Send to a friend
Developing and emerging countries should more closely link up education and technology policies to produce the technical skills needed to boost their economies and “close the income gap with advanced countries”, according to a report by the OECD (Organisation for Economic Co-operation and Development).
The report, Perspectives on Global Development 2014 launched this month in Paris, France, highlights a mismatch between the skills that the economies of developing and emerging countries need and training being offered to people.
For instance, it says that in a number of African countries industrial labour costs are high relative to workers’ productivity because of a shortage of trained engineers.
Unless labour productivity is increased, many developing and emerging countries will not be able to close the income gap with advanced economies for many decades, the report warns.
“There has been little linkage between what students study, and what countries need.”
Phillip Griffiths, Science Initiative Group
“Many developing countries underinvest in the more technical, mid-level skills that are most needed for their economies,” says Martin Wermelinger, an OECD economist. “Education systems in developing countries need to be flexible so that they can quickly adapt to [the] changing needs of the economy.”
Developing countries also need to encourage innovation, the report says. By developing products and processes domestically and importing global knowledge, developing countries could gain a competitive advantage, it adds.
The Chinese model
Among the BRIICS — a group of six emerging national economics (Brazil, Russia, India, Indonesia, China and South Africa) — China has been the most systematic in importing global knowledge through various means, it says.
“China’s strategy to improve education and skills, coherent with its technological upgrading, can be viewed as a model for other developing countries,” Wermelinger tells SciDev.Net.
“China has not only been tapping global knowledge through imports of capital goods, [but is] also sending many more students to foreign universities than any other emerging economy,” he says. “Adopting global knowledge through various channels helps China to move into higher value-added sectors.”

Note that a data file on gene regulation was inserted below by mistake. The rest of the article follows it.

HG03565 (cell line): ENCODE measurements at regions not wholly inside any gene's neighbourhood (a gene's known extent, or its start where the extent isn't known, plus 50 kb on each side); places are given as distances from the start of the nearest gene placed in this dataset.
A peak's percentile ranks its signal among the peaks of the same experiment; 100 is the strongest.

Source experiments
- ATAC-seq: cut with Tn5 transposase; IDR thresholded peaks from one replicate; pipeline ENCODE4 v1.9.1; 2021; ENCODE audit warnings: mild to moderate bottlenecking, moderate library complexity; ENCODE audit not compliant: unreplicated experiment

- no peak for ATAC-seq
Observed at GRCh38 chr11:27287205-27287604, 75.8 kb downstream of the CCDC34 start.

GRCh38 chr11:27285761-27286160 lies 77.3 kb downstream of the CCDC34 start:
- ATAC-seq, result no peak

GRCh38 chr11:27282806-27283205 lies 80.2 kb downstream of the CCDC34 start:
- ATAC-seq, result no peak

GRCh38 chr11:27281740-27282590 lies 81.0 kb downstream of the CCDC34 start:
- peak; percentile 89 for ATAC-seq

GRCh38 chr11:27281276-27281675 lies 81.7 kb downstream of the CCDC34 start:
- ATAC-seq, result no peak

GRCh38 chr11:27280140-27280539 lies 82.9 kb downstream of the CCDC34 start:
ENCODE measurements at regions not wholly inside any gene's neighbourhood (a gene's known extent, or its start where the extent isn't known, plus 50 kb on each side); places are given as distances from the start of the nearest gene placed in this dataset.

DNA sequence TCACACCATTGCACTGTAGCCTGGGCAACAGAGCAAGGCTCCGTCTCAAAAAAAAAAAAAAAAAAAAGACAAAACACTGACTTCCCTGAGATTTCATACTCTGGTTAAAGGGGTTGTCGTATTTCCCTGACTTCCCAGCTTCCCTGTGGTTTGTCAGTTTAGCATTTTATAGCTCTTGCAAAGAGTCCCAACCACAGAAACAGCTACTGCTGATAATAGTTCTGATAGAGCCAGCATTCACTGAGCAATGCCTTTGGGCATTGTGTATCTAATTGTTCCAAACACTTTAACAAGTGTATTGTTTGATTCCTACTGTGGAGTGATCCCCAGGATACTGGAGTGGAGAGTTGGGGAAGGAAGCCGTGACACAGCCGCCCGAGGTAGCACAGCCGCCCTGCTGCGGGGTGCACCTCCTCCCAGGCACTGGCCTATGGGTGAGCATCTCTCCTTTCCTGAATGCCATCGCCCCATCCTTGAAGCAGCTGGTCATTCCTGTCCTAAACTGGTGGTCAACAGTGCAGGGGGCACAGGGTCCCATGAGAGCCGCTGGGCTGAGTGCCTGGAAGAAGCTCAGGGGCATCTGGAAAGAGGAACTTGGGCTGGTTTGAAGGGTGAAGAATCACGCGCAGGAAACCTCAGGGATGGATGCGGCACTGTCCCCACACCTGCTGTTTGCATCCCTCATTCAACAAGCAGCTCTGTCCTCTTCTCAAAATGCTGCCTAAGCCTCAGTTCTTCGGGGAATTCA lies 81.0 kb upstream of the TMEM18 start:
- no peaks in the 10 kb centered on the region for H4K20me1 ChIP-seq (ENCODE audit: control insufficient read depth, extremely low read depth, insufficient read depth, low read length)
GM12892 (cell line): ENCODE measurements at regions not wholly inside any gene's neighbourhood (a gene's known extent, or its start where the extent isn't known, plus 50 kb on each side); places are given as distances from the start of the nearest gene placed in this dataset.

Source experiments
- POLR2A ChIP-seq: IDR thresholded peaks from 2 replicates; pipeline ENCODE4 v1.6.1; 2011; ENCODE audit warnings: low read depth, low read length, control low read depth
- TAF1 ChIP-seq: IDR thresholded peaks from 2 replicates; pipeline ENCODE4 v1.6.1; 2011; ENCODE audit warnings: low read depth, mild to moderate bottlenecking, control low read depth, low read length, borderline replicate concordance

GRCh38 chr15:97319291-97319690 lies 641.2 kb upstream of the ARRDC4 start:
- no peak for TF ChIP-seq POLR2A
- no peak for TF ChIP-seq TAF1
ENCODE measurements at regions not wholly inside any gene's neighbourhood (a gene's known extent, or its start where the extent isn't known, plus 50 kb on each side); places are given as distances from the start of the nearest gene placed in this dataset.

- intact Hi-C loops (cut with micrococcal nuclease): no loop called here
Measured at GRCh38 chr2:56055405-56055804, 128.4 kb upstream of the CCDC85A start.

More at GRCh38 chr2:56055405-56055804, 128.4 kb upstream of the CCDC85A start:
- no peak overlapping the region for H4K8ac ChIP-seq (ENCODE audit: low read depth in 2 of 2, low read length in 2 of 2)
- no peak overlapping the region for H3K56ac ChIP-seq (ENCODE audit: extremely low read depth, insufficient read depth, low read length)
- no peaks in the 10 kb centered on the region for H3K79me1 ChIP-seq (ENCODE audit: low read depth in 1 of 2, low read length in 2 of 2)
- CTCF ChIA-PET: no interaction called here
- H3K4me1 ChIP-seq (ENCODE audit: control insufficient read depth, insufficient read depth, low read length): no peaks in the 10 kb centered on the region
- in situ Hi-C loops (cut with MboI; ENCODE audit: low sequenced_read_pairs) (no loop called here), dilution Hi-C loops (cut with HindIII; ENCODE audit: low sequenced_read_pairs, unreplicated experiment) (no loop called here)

But Wermelinger notes that as costs are rising in China, including labour costs, workers will need more specific skills to allow the country to move into the higher segments of the economy.
Surveying the needs
The report recommends that governments use surveys to identify and assess the skills needed in the economy.
Once the skills have been identified, developing countries can allocate public funds accordingly in tertiary education and vocational training. The private sector has an important role to play in interacting with educational institutions to help define the curricula, the report says.
“Countries that have been at the middle-income level for several decades, such as Brazil, Mexico or South Africa are still struggling to provide high-quality basic education to everyone. The problem is even higher when looking at the supply of more specific, mid-level technical skills,” Wermelinger says.
Education can be more effective if teachers are given better training, social recognition, and stronger incentives such as better wages and pensions, the report says.
The report says that developing countries should also increase their investment in research and development (R&D) to boost their innovation capabilities, which will enable them to take advantage of existing global knowledge and technology. Developing countries’ average investment of less than one per cent of GDP (gross domestic product) on R&D, compares with OECD average of 2.4 per cent of GDP.
Phillip Griffiths, chair of the Science Initiative Group, which is dedicated to fostering science in developing countries, says: “One barrier in developing the technical skills needed by African countries has been the outdated, discipline-based model of education that dominated for many years after the close of the colonial era.
“There has been, until recently, little linkage between what students study, and what countries need in the way of trained scientists, engineers, and technicians who can contribute to economic growth,” he tells SciDev.Net.
But Griffiths adds that some institutions are now becoming aware of the need for educational strategies to be better aligned with economic needs and also that the private sector has a responsibility to communicate more clearly and forcefully the knowledge and skills they require.
> Link to full report
See OECD’s graph below for labour productivity in your country: